Tuesday, November 10, 2020

Let The Disappointment With Biden's Ed Department Begin

 Well, that didn't take long.

Back in October, top Biden aid Stef Feldman spoke to Education Writers Association members about ed policy. It was... not encouraging. She didn't make a "firm commitment" about state testing waivers, an odd stance for someone who promised to put an end to high stakes testing. She stood by the "former public school educator" promise, but as many of us have noted, depending on how Biden defines his terms, Michelle Rhee would fit the bill. Blerg. Excuse me-- I gave myself the shivers for a minute there.

A variety of topics came up. Biden wants to re-open schools by using a massive funding wave to get schools what they need to be safe (including FEMA funding), which is okay, but also using argle bargle like "ensuring high-quality learning during the pandemic." He's going to roll back a bunch of Trump-era rollbacks of Obama-era guidance. More Title I. Boost teacher pay. Nice ideas--I'm sure Mitch McConnell will go right along. SEL. HBCUs. MSIs. Maybe get back to supporting civil rights. Excellent. All fine things.

Also, student loan legislation, police on campus (yes, but with training), for-profit colleges must "prove their value (smh), early learning (the low-hanging fruit of ed policy), repairing school buildings, fund it all with taxes on super-wealthy and big corporations. No on school segregation.

But about charter schools. 

As President, Biden will ban for-profit charter schools from receiving federal funding

Nope. This is the old Clinton-era fall back designed to make both charter fans and charter opponents happy. Only California and Arizona allow for-profits in the first place. In the second place, there are plenty of ways to make a ton of money from "nonprofit" charters. So this ban is about as useful as declaring that the feds won't fund any charters located on toxic waste dumps--it's a good policy to have, but it doesn't really address the main issues. Feldman goes on to say that Biden says that the feds will stop funding nonprofits "that don't provide results," which is exceptionally vague (Feldman "clarified" that the USED would have to figure that out). He does score a good point by saying that all charters must "be authorized and held accountable by democratically-elected bodies like school boards," which shows that somebody groks one important issue.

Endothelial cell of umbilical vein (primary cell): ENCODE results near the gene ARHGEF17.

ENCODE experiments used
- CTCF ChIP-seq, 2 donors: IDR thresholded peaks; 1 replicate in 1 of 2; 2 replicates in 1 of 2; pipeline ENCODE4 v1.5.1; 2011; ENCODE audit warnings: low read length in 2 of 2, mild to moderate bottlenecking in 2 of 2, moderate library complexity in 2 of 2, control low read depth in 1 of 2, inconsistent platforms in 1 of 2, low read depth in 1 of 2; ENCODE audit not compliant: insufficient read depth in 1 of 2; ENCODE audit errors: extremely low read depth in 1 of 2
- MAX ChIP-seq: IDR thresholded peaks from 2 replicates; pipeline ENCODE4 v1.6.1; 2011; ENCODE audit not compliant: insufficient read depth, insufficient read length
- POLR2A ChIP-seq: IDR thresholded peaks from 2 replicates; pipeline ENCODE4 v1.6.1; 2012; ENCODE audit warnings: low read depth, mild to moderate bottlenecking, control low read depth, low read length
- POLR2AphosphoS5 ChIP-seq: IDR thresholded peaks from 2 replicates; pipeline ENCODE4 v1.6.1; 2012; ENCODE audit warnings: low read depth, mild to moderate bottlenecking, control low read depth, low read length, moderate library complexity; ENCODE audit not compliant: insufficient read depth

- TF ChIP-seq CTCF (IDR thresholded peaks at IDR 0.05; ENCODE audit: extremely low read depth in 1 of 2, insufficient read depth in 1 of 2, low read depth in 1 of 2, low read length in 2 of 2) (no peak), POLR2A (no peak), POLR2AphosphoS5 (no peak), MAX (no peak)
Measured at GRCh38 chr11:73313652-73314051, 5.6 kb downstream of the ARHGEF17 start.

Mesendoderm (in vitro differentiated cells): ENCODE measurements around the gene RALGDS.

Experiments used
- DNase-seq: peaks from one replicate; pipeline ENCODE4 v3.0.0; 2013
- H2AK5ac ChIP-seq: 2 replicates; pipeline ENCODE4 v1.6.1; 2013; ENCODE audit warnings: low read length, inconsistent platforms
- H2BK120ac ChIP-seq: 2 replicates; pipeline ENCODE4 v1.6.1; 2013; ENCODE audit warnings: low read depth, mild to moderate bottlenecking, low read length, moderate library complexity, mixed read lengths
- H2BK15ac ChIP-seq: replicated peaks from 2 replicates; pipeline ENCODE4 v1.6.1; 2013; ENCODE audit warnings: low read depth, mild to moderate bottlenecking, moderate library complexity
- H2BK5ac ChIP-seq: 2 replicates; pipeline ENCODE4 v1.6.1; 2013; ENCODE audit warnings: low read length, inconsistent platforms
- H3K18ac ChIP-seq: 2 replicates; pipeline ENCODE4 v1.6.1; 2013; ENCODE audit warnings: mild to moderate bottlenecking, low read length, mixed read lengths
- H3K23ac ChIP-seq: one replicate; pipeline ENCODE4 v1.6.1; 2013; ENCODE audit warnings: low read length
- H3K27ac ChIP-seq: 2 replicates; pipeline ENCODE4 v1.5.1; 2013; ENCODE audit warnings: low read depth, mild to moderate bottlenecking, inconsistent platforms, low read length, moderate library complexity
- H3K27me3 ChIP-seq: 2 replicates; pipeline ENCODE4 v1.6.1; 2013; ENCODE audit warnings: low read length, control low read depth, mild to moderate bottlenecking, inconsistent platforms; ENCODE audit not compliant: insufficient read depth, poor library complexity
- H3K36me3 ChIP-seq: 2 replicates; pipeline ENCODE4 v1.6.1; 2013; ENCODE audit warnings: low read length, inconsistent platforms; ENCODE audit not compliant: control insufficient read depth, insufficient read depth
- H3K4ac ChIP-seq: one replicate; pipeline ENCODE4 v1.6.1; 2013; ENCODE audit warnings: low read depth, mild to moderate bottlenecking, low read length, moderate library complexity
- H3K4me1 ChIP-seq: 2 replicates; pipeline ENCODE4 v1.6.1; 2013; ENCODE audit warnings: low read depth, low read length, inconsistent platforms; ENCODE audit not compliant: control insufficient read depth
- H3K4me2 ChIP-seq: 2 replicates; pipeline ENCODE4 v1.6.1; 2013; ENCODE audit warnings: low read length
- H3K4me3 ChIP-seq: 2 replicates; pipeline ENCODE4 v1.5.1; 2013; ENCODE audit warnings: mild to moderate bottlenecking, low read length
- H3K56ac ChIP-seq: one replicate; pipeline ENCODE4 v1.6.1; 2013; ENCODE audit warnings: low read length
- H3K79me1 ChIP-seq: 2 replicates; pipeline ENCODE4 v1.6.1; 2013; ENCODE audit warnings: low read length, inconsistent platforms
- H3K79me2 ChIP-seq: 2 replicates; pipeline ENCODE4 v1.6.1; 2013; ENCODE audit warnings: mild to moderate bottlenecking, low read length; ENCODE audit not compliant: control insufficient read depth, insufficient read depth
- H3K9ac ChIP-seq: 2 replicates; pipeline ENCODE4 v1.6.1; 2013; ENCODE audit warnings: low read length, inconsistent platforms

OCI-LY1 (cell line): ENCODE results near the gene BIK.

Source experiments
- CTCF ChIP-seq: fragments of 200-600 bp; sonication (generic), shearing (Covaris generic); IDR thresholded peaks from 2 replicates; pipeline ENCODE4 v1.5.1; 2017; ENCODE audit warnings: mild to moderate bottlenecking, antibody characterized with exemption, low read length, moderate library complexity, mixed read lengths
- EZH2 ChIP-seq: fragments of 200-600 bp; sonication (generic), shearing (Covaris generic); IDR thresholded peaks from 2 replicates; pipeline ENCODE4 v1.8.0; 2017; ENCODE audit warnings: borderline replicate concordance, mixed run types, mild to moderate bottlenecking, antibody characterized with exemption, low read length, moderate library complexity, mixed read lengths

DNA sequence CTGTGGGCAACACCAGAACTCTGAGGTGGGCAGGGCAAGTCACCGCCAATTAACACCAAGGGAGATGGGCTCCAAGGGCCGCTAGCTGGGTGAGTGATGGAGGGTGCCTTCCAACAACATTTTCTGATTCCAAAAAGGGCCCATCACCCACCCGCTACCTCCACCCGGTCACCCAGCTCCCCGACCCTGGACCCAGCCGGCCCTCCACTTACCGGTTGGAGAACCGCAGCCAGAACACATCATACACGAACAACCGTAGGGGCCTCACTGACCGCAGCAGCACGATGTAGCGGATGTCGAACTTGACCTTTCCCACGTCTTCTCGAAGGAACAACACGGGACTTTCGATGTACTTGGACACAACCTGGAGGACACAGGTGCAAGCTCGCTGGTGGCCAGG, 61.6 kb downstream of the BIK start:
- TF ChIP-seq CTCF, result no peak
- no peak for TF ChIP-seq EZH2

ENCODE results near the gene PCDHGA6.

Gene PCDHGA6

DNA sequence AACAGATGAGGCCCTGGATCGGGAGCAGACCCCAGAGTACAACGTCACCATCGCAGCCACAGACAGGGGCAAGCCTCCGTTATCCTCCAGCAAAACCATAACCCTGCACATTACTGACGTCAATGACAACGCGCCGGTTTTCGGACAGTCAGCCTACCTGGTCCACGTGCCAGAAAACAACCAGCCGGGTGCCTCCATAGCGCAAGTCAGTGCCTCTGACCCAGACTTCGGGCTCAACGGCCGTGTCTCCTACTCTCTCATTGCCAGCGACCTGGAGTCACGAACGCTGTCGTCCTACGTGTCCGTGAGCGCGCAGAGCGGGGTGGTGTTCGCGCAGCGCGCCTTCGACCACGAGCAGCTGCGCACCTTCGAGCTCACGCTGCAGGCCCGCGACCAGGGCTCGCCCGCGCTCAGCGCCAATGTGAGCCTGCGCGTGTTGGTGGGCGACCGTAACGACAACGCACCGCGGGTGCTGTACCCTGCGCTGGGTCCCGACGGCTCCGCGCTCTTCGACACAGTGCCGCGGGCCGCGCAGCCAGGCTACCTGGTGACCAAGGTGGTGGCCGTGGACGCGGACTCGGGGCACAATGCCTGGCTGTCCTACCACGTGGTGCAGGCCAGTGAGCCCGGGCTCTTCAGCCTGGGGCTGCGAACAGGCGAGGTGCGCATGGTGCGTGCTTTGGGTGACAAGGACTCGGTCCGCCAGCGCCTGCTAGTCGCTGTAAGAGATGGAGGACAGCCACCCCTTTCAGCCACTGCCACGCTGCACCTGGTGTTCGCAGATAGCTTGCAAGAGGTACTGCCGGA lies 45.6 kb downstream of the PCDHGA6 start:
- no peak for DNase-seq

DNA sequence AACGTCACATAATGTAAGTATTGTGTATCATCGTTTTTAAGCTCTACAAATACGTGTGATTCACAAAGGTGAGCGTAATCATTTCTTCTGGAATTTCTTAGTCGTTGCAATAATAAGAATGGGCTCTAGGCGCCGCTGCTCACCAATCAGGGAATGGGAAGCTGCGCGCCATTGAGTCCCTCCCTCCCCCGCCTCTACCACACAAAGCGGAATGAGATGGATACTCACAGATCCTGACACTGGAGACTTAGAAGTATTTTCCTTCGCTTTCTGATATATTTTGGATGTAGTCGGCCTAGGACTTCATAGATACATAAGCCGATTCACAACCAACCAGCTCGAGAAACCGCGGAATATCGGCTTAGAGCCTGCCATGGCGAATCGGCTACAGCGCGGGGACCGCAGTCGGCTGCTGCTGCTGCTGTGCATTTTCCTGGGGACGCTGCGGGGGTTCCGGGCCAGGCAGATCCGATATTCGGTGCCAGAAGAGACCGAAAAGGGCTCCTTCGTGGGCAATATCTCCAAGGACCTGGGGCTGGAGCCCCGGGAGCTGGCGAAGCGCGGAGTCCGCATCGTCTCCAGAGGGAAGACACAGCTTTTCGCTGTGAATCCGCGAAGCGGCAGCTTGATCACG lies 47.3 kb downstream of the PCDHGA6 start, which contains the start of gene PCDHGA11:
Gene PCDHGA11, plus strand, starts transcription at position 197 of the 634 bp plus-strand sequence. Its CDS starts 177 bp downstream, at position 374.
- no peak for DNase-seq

Sanders got the issues better than this, and the "unity" document did as well. This is a step back. 

Today we get a look at the "agency review teams," and the education team is...well, not encouraging.

We already knew that Linda Darling-Hammond, loved by some and mistrusted by others, is heading it up. Here's some of the mix-- folks from the Education Trust, Learning Policy Institute, Alliance for Excellent Education, Teach Plus, and the Century Foundation. Ruthanne Buck, a senior advisor at the department with Duncan and King is here. She's also an old AFT hand, which I note only because there are three AFT staffers in the group; just one from NEA. There's some overlap, too-- Ary Amerikaner is VP of the Education Trust and former Obama USED staffer. The Teach Plus rep is CEO Roberto Rodriguez, another Obama alum (his bio says "From 2009 to 2017, he developed and led President Obama’s education initiatives to build systemic change and improve opportunity and outcomes across the educational continuum.")

If you have been holding your breath, waiting and worrying about whether or not Biden is going to take us back to the days of education under Obama--well, there's not a lot here to set your mind at ease. It is probably best to hold judgment and wait to see what they come up with, who the new secretary will be, what actual policies are going to be supported by the new administration. This week's news is just another reminder that just because Betsy DeVos is on her way out doesn't mean public ed supporters can stop being vigilant. For what it's worth, these people are volunteering to do a difficult job that is even more difficult than usual given the mess being created by President Hissy Fit, and for that, they do deserve some thanks. And it's hugely unlikely that we won't end up in a better place than we are now. In the meantime, you can choose to be either disappointed or hopeful, depending on how you're inclined. Whatever your inclination, keep both eyes open.

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